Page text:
That’d run down the battery like nobody’s business, though. However, if Apple put a second microphone in the Apple TV to be “always listening”, that could be the activation point for the remote microphone.
  • Reply 5 of 11
    fallenjtfallenjt Posts: 3,814member
    slurpy said:
    I just wish Siri had an option for voice feedback on the Apple TV like all other iOS devices. 
    What is the point of doing that? You WATCH TV. That means your eyes are staring at the screen. Adding the voice doesnt bring any benefit for normal users except the blinds...yeah, the blinds watch TV.

    edited August 2017 anton zuykov
  • Reply 6 of 11
    kkqd1337kkqd1337 Posts: 118member
    Getting an Apple TV would make sense for me - I wouldn’t mind being able to screen mirror to it and would be useful as a hub for HomeKit to avoid having to leave my iPad at home.

    But i’m not prepared to pay what Apple ask for it and it is really obstructive of them to restrict mirroring to only Apple TV. 

    If if they released a cheap dongle version which I think they need to, I might get one just for that. But otherwise in the UK it makes much more sense to get an Amazon or Roku box.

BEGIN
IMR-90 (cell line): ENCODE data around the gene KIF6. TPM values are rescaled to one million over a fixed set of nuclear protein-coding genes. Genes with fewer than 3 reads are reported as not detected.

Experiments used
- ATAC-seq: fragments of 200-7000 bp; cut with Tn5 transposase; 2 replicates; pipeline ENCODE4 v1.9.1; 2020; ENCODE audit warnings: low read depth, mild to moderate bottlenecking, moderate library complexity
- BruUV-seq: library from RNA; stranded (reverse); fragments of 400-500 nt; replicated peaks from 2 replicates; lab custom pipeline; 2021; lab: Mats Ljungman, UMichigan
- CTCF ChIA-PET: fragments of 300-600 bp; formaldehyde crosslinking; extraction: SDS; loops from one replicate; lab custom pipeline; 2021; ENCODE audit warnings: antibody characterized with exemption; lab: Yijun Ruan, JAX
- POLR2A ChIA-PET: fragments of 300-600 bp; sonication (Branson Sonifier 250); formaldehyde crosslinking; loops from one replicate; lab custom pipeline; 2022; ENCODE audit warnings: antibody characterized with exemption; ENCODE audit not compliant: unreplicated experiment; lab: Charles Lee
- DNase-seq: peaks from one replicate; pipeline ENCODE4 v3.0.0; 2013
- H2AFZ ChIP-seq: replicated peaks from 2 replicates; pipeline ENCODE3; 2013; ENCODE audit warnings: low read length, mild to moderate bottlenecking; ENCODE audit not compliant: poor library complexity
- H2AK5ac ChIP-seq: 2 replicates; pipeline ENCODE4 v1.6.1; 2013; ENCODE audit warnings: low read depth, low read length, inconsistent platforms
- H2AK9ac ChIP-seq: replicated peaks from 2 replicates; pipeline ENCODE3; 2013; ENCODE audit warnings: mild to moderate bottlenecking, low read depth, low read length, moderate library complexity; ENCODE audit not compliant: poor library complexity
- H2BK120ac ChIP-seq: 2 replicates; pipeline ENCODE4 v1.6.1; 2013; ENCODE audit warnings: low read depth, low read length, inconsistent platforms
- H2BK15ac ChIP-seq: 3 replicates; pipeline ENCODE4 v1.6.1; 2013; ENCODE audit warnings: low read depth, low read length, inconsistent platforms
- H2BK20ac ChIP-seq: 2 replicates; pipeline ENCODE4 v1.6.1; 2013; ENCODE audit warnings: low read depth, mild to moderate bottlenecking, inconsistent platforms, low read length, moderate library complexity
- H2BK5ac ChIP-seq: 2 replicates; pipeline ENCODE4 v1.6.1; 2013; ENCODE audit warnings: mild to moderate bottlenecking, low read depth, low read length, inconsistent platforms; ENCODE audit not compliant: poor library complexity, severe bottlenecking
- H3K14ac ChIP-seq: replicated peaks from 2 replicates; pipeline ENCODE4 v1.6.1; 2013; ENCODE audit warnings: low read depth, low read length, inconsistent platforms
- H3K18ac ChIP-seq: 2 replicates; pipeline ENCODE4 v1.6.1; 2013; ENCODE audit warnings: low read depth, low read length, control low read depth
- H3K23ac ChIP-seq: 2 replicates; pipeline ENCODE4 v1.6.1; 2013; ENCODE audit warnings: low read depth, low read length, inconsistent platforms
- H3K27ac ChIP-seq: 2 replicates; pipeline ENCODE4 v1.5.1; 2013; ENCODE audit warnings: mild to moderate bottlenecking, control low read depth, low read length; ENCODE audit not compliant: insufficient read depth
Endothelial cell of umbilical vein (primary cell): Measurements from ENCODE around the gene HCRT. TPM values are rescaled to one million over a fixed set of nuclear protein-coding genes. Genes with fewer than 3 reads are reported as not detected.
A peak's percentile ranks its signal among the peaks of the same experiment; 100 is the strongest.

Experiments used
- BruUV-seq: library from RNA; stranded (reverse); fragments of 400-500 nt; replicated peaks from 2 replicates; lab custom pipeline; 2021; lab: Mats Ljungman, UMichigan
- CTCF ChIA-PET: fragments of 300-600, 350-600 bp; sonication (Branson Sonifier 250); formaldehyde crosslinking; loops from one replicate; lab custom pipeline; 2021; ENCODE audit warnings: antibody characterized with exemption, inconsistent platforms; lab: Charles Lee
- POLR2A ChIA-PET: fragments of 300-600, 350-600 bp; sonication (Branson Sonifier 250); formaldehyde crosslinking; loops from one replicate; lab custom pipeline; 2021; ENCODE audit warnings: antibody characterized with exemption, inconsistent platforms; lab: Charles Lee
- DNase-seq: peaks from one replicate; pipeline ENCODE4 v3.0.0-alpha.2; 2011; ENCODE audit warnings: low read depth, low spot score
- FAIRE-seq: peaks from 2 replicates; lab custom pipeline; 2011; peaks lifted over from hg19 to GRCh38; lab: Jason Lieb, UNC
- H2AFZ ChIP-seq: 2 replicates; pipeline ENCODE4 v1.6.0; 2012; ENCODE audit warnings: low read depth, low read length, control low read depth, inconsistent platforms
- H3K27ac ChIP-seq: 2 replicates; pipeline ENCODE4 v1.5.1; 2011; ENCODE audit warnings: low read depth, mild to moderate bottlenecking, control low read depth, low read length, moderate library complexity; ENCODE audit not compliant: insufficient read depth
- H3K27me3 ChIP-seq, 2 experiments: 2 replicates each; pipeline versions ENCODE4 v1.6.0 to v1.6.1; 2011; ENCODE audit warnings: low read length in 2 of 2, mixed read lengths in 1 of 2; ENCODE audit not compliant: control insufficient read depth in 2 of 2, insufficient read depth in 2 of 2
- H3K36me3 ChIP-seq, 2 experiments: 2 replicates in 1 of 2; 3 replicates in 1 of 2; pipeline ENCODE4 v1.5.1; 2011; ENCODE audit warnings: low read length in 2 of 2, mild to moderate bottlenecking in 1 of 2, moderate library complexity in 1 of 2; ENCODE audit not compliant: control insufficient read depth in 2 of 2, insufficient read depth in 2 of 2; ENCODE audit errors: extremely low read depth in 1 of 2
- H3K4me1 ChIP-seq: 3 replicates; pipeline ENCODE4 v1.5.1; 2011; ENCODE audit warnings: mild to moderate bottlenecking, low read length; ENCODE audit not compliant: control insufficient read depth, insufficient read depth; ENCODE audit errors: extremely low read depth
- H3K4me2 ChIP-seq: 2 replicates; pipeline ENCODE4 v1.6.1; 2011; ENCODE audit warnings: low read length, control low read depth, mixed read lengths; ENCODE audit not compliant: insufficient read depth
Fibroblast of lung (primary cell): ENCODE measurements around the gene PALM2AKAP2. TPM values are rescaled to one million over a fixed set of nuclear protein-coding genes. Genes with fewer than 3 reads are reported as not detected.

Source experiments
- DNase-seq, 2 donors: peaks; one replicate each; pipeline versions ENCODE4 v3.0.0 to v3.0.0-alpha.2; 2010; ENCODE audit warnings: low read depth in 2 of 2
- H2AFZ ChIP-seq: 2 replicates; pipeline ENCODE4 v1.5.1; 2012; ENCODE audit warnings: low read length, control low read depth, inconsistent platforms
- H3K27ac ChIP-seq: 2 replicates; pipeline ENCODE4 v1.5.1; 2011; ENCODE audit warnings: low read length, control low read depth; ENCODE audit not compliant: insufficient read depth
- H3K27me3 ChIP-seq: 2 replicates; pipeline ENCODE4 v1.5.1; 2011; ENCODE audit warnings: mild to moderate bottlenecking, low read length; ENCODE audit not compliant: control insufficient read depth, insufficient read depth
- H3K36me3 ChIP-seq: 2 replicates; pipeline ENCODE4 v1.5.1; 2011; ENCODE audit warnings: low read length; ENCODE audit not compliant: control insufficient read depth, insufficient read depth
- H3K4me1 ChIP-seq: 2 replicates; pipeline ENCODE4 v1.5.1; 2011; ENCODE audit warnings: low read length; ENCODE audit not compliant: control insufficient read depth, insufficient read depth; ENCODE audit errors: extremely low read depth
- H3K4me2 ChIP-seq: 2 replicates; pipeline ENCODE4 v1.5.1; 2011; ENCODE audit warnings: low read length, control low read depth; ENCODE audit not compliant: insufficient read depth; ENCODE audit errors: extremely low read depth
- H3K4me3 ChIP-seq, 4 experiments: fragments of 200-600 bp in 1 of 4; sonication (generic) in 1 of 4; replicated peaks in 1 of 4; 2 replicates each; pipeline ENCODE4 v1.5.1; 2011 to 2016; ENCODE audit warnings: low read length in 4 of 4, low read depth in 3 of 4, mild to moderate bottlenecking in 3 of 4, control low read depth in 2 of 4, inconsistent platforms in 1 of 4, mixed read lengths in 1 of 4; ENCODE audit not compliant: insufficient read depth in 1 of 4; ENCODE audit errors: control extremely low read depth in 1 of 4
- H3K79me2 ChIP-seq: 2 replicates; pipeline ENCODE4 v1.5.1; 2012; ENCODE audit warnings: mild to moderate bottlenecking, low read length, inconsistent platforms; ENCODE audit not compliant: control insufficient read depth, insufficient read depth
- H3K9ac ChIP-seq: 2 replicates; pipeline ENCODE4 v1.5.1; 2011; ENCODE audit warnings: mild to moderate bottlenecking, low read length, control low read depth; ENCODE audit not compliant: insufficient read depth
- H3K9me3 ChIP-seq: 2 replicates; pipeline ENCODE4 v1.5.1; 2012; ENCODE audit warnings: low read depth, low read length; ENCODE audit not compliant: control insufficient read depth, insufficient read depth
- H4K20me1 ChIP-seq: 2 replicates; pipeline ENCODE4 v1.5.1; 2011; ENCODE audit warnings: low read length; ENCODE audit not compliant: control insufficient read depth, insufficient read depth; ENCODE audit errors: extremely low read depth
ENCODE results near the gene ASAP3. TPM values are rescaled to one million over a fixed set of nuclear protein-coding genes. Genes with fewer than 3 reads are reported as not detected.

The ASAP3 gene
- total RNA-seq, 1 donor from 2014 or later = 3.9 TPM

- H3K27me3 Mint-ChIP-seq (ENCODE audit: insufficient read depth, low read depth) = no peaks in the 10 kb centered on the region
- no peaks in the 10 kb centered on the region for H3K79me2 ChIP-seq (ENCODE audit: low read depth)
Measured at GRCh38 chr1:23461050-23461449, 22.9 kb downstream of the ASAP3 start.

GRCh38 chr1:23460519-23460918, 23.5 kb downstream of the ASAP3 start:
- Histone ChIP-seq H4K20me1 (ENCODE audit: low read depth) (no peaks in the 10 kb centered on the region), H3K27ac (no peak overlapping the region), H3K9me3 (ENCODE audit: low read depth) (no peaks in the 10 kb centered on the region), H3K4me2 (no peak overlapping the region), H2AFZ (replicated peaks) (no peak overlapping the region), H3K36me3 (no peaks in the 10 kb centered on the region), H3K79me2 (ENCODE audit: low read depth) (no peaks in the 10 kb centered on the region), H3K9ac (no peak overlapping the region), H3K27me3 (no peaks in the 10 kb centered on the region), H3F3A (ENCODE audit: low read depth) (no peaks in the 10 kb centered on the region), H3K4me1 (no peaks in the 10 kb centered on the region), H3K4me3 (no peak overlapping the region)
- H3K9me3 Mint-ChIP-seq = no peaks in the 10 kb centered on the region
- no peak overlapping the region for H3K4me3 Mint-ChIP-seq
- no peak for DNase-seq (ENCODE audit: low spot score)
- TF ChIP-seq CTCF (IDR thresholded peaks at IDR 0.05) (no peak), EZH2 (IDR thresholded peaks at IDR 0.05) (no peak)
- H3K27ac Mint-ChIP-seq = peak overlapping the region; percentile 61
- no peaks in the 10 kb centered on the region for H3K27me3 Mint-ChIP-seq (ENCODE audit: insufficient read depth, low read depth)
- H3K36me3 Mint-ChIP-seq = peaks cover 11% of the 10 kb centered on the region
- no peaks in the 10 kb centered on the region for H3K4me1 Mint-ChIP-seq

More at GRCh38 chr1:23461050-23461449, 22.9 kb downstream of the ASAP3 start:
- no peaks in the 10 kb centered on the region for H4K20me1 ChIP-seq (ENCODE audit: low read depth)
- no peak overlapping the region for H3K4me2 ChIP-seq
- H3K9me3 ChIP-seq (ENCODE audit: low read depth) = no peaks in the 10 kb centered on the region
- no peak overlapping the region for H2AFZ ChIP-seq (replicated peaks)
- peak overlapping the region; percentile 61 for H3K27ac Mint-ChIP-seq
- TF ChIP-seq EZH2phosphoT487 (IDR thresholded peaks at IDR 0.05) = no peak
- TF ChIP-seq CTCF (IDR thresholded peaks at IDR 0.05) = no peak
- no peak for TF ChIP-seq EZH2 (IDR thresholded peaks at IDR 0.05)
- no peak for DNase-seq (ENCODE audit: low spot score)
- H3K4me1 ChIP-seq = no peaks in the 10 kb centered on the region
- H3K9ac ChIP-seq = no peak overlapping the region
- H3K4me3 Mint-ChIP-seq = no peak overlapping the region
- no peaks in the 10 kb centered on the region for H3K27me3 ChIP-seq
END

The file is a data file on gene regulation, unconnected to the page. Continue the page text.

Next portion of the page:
• Reply 7 of 11
    lkrupplkrupp Posts: 5,876member
    Apple gets an award for technical excellence and the reaction here is... complaints, criticism, and declarations that competing products are superior. Wow, just wow.
    Rayz2016pscooter63StrangeDaysjony0
  • Reply 8 of 11
    Got Siri on my phone seldom use it except for basic stuff "call Sam"...  I have a generation 4 Apple TV, almost never use Siri, never get the results I ask for.
    Siri may sound more natural but it is still dumb after all these years.  
  • Reply 9 of 11
    (I can't believe I am about to say this...) Comcast's voice recognition is simpler and more basic, but vastly better-implemented. Also does 'universal' search. 
    Can it be due to Comcast scanning, classifying and storing your search queries and doing data mining on them, like google?
    There is always a trade-off somewhere. Better "implemented" require support of AI-like algorithm going through your data and extracting and storing some/all parts of that data, in order to do something for you.
    And even If you pretend to not see it, it is still there, you know..
  • Reply 10 of 11
    jcs2305jcs2305 Posts: 366member
    spice-boy said:
    Got Siri on my phone seldom use it except for basic stuff "call Sam"...  I have a generation 4 Apple TV, almost never use Siri, never get the results I ask for.
    Siri may sound more natural but it is still dumb after all these years.  
    I have found just enunciating a bit more has made Siri much more accurate for me. Night and day difference. I don't realize how laxed we are when speaking normally. Siri seems to pick up on what a word sounds like, and not necessarily the word itself. Just my observation after using the 4th gen over the last 2 years. 
  • Reply 11 of 11
    lkrupp said:
    Apple gets an award for technical excellence and the reaction here is... complaints, criticism, and declarations that competing products are superior. Wow, just wow.
    Apple shared the award with Comcast, genius. Apparently, I (we) am (were) not the only ones to think so.
Sign In or Register to comment.